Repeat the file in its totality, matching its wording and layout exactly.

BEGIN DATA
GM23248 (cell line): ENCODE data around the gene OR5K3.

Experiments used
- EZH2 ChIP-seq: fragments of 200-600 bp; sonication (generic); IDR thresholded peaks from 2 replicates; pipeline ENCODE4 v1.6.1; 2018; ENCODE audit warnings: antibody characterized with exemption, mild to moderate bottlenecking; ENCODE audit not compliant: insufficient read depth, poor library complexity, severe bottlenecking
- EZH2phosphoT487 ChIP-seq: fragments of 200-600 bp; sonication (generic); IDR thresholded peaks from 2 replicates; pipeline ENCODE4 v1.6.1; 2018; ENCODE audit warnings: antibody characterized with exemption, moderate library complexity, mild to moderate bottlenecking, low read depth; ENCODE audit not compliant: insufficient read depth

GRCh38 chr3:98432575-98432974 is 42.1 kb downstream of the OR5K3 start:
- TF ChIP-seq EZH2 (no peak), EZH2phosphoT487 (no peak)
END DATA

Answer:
GM23248 (cell line): ENCODE data around the gene OR5K3.

Experiments used
- EZH2 ChIP-seq: fragments of 200-600 bp; sonication (generic); IDR thresholded peaks from 2 replicates; pipeline ENCODE4 v1.6.1; 2018; ENCODE audit warnings: antibody characterized with exemption, mild to moderate bottlenecking; ENCODE audit not compliant: insufficient read depth, poor library complexity, severe bottlenecking
- EZH2phosphoT487 ChIP-seq: fragments of 200-600 bp; sonication (generic); IDR thresholded peaks from 2 replicates; pipeline ENCODE4 v1.6.1; 2018; ENCODE audit warnings: antibody characterized with exemption, moderate library complexity, mild to moderate bottlenecking, low read depth; ENCODE audit not compliant: insufficient read depth

GRCh38 chr3:98432575-98432974 is 42.1 kb downstream of the OR5K3 start:
- TF ChIP-seq EZH2 (no peak), EZH2phosphoT487 (no peak)